The sample pick for “2 Dark Skin, 2 Light Skin” perfectly illustrates why Curtiss King fully immersed himself in the 60s and 70s time span. "Initially I said, I want to get back in my soul sample bag,” he says in the video. “Stuff from the 60s and 70s with a lot of open space. Not heavy percussion and drums because—of course—I want to add that as a producer." Enter “She’s My Woman” By Beau Williams a.k.a. Bobo Mr. Soul: a whole lotta heartfelt soul and a whole lotta space for Curtiss King to go all-out with his thumping kicks and rattling drum patterns.

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3:36

4. How Great

As a pianist, Billy Preston worked together with the likes of The Rolling Stones, Aretha Franklin, Quincy Jones, Sly Stone, and The Beatles, earning him the title of “The Fifth Beatle.” His music has been sampled before by Wu-Tang Clan, Beastie Boys, J Dilla & Kanye West, and now his psyched-out live organ session “How Great Thou Art” was flipped for Murs and Dee-1 to preach about “how great” God is to them, after an intro by Horace C. Bowers.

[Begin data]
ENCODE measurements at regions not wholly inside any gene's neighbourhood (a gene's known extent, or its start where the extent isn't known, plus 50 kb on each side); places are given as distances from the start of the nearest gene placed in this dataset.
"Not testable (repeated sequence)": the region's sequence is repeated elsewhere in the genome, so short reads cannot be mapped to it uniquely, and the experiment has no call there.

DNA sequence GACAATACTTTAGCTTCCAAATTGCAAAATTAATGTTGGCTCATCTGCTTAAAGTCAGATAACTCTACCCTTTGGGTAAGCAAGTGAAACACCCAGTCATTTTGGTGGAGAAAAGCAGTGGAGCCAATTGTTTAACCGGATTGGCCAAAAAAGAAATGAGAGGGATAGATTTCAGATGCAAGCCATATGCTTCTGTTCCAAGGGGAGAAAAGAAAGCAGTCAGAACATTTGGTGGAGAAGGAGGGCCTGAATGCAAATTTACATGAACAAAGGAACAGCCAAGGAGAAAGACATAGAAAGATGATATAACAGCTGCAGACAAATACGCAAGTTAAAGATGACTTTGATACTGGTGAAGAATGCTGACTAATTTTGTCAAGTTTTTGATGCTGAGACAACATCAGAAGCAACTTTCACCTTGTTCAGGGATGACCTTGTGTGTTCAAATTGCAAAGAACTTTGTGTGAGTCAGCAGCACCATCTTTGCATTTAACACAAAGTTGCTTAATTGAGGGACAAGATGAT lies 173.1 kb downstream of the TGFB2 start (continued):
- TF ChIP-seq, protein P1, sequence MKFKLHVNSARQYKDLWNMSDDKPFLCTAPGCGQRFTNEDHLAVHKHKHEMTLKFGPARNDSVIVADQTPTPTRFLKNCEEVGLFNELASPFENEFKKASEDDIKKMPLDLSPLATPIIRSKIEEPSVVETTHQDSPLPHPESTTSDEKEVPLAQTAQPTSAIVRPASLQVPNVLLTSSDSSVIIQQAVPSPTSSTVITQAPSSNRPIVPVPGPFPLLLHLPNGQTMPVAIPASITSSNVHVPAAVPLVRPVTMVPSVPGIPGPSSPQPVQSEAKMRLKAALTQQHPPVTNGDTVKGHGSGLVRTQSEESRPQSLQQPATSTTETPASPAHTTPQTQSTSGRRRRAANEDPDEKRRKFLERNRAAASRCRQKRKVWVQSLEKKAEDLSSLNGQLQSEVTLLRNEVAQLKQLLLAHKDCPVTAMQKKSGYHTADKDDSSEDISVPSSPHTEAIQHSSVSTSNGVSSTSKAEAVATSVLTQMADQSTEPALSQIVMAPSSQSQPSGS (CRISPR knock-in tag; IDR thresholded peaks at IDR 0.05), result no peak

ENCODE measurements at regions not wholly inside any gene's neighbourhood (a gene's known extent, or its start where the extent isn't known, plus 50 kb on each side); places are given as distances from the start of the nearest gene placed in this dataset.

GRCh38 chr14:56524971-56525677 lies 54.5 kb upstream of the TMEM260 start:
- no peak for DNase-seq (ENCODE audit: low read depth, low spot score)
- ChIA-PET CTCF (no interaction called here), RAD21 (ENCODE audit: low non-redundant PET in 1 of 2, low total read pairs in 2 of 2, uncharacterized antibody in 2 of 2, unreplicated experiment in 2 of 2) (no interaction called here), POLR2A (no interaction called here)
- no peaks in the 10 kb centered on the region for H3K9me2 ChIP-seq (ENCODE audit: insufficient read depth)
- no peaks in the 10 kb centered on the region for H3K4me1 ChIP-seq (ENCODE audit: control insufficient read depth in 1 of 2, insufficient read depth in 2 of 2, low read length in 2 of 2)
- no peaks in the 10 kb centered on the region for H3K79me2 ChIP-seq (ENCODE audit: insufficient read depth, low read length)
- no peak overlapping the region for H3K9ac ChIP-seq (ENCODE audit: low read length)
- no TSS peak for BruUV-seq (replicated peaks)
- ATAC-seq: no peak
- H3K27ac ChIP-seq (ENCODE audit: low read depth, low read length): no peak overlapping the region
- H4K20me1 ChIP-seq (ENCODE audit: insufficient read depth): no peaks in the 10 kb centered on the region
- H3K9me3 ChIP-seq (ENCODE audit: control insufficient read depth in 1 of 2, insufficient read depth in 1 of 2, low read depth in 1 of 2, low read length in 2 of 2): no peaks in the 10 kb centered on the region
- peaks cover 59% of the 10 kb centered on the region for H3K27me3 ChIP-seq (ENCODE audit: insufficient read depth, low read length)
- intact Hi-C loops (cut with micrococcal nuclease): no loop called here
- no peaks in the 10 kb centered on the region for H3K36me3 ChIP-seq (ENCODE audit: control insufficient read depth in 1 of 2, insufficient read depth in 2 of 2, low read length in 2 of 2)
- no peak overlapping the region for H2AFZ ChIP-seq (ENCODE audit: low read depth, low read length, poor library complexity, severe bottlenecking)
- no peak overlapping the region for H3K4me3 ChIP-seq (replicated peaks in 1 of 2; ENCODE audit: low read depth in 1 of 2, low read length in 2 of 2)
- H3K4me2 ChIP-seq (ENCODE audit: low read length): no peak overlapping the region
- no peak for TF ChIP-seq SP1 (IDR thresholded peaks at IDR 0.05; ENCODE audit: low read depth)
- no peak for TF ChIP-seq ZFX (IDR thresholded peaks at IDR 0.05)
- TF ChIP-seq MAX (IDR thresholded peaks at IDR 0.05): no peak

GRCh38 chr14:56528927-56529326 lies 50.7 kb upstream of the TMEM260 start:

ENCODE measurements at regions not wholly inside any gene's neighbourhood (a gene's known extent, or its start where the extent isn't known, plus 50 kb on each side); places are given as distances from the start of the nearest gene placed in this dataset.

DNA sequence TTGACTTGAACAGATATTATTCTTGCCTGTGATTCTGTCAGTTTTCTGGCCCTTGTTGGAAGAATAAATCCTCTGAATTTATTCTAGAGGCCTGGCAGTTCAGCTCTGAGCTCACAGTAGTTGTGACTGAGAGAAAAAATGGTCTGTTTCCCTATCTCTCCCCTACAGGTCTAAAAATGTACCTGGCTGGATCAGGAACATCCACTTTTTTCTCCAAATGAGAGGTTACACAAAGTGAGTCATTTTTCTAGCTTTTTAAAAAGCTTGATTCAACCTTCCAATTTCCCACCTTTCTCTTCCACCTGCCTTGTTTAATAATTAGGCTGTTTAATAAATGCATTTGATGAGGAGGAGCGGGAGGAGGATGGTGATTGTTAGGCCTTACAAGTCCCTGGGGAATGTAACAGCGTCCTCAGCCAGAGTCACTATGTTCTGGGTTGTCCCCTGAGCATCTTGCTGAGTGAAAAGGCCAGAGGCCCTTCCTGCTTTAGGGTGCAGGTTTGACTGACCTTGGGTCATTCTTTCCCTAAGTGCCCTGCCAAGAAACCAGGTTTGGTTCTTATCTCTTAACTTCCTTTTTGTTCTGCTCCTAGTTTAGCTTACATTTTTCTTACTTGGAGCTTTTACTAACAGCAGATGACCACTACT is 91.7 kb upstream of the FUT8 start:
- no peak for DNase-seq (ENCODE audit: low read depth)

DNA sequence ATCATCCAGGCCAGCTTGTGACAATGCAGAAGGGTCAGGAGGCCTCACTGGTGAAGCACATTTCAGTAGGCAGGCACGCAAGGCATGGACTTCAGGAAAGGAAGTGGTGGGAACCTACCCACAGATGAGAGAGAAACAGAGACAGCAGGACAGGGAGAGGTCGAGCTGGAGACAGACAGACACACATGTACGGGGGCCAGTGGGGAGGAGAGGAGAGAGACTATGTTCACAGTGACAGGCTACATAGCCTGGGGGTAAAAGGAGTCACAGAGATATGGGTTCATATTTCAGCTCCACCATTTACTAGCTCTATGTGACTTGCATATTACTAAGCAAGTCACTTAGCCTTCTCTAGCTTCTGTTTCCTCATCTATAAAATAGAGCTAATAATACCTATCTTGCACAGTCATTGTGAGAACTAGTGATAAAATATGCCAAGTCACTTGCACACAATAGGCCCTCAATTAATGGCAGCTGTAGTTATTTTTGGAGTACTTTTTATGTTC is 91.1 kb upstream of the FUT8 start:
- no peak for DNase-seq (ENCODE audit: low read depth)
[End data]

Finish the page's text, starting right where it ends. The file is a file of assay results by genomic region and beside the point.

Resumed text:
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3:48

5. Hallelujah

A quote from a priest reciting Psalm 139 which this track is named after is followed by Murs, Dee-1, and a guest appearance by Krizz Kaliko rapping about being blessed and showing praise.

6. Halftime

Halfway through the album, the interlude track “Halftime” offers a moment to reflect on life as we know it today. One dominated by technology, social media, individualism, and the struggles that come with it. "What does it say about us that we rather bask in pain, than let positivity reign?" A thought-provoking monologue by Justin Hunte a.k.a. The Company Man, to lead in more tough questions:

He's The Christian, I'm The Rapper
He's The Christian, I'm The Rapper

"With the liberty of something like Tracklib, [indie artists] can explore creativity without constantly feeling like they are bound by risk or repercussions.”

—Murs

7. Tough Questions

“Tough Questions” is the only track on He’s The Christian, I’m The Rapper with a sample outside of Curtiss King’s favorite decade for digging and sampling: this time it’s early 50s jazz by the Lonnie Simmons Quartet. A beat with loops of the slow organ and xylophone serves as the backdrop for a conversation between the two rappers: Murs shares worries and tough questions he struggles with as a Christian himself. Answered with a more positive and uplifting take by Dee-1.